March 18, 2004 • Volume 12 Number 13

Gabor Marth. (Photo by Suzanne Camarata)

Out of Africa? BC Biologist Marth Believes It's So

Recent study shows evidence of African origin for human life

Research by a Boston College biologist and colleagues at the National Institutes of Health finds evidence for a recent African origin for all humans. Asst. Prof. Gabor Marth (Biology) and Eva Czabarka, Janos Murvai and Stephen Sherry of the NIH recently completed a study on variation in human DNA that provides new insight into the distant past of human populations.

In a research article in the January 2004 issue of the journal Genetics, Marth and his colleagues report strong evidence for a large population bottleneck in the distant past in European and Asian populations. They found no evidence for a similar bottleneck in African populations.

Their data supports the hypothesis that multiple waves of humans migrated out of Africa, and that members of the last wave out of Africa replaced humans from the previous waves. In summary, Marth and his collaborators say, their study indicates a recent African origin for all modern humans.

Although the DNA sequence of every human being is very similar, say the researchers, many subtle differences exist. In their study, Marth and his colleagues looked at tens of thousands of these differences, DNA variations geneticists call "single-nucleotide polymorphisms."

Combining innovative new techniques with mathematical modeling, the scientists were able to sketch out the shapes of prehistoric past of three large world populations: Europeans, Asians, and Africans.

The polymorphism "signatures" found in DNA indicate that European and Asian populations experienced dramatic reductions in population size - known as "bottleneck" events - roughly 50,000 to 80,000 years ago.

The data also indicate that the population size in both populations has been steadily increasing after the bottleneck, up to the present. In contrast, African populations appear to have undergone uninterrupted population growth without bottlenecks.

Much of what is known about human origins from molecular evidence is based on variation in the DNA of mitochondria, organelles present in every human cell.

Mitochondria have a tiny amount of DNA, but very high mutation rates, and therefore record only the most recent events in our prehistory. In contrast, the nucleus of human cells contains a great deal of DNA, but a very low mutation rate, and as a result, nuclear DNA records population events far into the past.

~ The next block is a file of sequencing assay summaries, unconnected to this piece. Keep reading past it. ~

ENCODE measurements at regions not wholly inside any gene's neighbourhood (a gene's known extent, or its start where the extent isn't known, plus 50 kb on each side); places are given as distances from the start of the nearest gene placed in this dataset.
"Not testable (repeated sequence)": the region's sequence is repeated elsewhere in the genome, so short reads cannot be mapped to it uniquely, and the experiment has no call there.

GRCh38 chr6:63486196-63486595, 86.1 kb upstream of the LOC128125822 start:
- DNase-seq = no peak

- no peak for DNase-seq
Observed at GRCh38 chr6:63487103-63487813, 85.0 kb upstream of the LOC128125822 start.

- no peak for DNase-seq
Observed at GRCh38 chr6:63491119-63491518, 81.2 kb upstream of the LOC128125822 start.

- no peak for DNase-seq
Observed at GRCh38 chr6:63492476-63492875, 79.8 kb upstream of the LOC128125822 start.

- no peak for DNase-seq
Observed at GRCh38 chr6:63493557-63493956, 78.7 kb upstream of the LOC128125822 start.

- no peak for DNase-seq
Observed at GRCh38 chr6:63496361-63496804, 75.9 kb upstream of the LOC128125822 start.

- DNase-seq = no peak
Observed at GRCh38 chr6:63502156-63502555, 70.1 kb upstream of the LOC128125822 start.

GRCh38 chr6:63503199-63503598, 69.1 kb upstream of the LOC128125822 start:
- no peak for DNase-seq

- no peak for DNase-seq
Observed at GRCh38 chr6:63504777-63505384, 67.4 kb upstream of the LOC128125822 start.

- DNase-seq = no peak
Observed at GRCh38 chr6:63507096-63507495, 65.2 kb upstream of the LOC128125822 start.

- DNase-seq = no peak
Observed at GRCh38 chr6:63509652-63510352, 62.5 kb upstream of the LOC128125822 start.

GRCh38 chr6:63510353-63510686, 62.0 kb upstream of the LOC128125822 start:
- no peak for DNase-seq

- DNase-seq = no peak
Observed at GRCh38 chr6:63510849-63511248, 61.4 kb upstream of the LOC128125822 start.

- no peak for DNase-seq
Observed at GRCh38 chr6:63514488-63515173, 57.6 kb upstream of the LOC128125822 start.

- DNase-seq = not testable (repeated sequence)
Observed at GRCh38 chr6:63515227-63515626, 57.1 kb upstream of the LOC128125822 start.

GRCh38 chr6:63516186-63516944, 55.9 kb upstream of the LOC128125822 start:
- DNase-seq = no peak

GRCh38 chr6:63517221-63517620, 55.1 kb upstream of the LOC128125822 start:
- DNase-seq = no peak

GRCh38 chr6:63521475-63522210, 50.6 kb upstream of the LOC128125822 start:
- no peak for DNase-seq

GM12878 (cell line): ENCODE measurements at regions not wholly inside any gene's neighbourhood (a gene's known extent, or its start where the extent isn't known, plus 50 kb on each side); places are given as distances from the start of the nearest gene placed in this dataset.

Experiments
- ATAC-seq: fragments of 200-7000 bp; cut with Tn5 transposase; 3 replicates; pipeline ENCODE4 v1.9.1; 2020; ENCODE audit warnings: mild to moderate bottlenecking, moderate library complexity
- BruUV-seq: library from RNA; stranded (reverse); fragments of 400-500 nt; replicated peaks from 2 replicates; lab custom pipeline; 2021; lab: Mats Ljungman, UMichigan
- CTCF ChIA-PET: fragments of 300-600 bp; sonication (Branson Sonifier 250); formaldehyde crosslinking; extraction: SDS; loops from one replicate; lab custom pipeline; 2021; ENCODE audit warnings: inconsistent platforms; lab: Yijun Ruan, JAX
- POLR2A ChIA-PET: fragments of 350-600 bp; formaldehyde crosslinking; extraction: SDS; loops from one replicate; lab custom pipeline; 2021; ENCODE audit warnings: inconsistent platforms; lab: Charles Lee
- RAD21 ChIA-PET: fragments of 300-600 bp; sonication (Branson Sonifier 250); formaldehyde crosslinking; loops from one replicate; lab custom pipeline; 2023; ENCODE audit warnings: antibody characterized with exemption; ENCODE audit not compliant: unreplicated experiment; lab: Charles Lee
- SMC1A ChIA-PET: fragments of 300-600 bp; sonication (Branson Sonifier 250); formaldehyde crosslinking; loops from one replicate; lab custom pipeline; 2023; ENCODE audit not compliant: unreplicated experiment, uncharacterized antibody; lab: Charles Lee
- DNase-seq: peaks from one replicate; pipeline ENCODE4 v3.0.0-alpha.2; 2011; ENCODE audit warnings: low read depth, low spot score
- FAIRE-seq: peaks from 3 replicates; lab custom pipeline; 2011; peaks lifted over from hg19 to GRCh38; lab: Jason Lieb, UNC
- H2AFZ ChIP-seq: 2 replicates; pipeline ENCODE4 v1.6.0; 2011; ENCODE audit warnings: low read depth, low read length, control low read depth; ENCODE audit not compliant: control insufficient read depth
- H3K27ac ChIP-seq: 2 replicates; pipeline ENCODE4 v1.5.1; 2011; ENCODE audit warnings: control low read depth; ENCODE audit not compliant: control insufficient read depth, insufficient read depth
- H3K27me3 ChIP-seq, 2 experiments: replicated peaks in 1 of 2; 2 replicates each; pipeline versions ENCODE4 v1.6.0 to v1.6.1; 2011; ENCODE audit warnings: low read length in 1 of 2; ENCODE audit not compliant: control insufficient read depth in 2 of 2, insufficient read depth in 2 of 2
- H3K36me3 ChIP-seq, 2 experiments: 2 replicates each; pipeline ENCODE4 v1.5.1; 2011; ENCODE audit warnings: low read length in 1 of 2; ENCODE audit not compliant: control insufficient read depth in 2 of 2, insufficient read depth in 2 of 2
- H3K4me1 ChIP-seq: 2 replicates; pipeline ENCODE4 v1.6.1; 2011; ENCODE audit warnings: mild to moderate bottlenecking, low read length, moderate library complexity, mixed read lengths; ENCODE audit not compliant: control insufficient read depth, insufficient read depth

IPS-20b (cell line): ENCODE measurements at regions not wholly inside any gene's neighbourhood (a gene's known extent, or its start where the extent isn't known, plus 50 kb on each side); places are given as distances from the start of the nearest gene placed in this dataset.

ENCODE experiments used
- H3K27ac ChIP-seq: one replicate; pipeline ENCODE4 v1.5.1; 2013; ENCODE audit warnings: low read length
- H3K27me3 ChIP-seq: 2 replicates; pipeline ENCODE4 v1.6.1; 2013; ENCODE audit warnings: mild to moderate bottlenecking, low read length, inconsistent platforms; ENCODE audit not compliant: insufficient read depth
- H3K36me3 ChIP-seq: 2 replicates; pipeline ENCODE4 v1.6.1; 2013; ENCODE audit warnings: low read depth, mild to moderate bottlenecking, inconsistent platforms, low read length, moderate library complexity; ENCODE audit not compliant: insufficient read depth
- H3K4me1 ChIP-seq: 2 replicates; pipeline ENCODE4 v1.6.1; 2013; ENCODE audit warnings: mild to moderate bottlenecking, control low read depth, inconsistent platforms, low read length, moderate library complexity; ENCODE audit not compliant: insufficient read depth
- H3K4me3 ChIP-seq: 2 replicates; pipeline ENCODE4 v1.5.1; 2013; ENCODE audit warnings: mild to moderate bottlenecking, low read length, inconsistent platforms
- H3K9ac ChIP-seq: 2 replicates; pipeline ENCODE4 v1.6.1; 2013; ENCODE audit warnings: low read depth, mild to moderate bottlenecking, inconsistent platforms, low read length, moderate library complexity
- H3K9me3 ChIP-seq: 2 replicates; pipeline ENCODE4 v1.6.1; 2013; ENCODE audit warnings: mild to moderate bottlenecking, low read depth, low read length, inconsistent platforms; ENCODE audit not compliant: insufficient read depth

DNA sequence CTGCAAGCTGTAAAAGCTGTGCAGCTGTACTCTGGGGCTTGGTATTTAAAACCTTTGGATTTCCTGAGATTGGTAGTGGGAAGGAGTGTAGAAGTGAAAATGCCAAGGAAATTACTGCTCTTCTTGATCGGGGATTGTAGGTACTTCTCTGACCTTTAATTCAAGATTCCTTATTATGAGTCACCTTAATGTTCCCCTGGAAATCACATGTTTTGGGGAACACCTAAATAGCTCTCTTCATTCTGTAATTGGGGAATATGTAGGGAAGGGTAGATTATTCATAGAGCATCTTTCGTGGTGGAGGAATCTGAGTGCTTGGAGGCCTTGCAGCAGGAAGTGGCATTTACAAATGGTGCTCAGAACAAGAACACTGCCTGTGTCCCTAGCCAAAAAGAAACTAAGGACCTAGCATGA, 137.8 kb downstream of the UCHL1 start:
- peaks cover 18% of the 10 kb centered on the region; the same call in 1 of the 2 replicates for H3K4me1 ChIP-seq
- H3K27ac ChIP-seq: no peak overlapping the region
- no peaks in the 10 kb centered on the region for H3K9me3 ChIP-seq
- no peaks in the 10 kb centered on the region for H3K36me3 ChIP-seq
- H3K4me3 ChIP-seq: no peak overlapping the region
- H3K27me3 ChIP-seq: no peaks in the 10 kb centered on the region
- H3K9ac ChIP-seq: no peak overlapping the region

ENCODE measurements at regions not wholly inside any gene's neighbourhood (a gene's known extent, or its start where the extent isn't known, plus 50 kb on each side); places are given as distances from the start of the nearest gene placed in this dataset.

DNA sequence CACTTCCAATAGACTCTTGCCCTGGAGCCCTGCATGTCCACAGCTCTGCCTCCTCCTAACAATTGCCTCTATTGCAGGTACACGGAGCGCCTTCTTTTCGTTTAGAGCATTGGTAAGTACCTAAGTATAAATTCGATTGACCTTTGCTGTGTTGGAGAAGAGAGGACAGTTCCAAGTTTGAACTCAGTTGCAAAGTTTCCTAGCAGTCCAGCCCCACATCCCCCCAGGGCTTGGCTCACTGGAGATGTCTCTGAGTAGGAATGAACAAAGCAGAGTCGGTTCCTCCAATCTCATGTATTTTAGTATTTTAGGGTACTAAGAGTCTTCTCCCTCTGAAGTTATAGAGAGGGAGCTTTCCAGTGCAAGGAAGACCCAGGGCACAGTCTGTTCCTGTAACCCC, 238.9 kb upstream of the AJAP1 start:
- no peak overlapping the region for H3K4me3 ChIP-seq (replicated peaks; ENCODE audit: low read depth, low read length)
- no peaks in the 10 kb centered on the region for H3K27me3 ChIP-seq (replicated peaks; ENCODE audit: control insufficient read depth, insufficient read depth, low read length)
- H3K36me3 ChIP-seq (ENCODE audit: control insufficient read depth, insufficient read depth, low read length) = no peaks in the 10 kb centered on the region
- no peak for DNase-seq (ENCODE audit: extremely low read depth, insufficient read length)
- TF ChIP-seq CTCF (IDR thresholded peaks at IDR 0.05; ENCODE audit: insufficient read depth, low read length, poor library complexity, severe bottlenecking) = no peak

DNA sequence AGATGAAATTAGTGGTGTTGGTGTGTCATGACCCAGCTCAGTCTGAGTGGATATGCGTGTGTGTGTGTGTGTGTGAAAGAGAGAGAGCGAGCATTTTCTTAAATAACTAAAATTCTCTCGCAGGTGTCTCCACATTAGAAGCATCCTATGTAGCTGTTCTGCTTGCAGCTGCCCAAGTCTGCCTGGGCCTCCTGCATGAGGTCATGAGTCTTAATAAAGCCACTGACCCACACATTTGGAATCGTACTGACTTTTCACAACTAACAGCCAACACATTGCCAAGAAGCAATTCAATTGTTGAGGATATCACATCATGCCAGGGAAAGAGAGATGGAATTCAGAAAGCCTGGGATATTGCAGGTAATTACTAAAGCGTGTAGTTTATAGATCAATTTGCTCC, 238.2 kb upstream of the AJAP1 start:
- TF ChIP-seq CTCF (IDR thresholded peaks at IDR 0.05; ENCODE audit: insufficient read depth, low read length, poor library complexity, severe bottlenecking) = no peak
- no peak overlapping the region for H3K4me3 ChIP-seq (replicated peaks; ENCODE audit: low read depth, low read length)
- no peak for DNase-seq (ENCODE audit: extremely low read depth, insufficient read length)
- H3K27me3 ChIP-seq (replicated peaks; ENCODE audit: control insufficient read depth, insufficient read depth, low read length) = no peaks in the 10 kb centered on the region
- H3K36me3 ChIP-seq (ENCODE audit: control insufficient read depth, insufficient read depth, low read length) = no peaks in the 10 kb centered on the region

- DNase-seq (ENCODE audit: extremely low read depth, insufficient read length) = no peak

Whereas previous studies on human prehistory looked at mitochondrial DNA, Marth looked at variations in nuclear DNA. Mitochondrial DNA data only shows growth in every world population, with no bottlenecks. The higher resolution nuclear DNA suggests the growth seen in mitochondrial data is only the most recent phase of population history, and that scientists must use nuclear DNA to resolve population events of the more distant past.

Wide agreement exists among scientists that all human populations originally evolved in Africa, but competing hypotheses have arisen about exactly when the direct ancestors of modern humans in Europe and Asia left Africa.

One explanation, the "multiregional" hypothesis, states that after an ancient, initial colonization of the habitable parts of Europe and Asia, geographically dispersed humans evolved simultaneously, in multiple regional centers, into the modern human populations we find today.

Another explanation, the "replacement" hypothesis, states that multiple waves of "out-of-Africa" migrations occurred, but all modern human populations are descendants of the last wave, which replaced humans from previous waves.

The data presented by Marth and his colleagues support the "replacement" hypothesis, which is consistent with recent archeological evidence pointing to the extinction of Neanderthals - members of a previous wave of humans - 20,000 to 40,000 years ago.

If this study has implications for the understanding of human prehistory, the scientists say it also offers significant medical applications. In laboratories around the world, genetic polymorphisms are used extensively as the key to identifying disease-causing genes. Knowledge of the differential structure of polymorphisms in human world populations offers a way to design scientific and medical resources that are inclusive in scope, and that are most likely to benefit all modern humans.

-Biology Department Assistant Director John P. Roche

An abstract of the Genetics article is available online. For more on Gabor Marth, see

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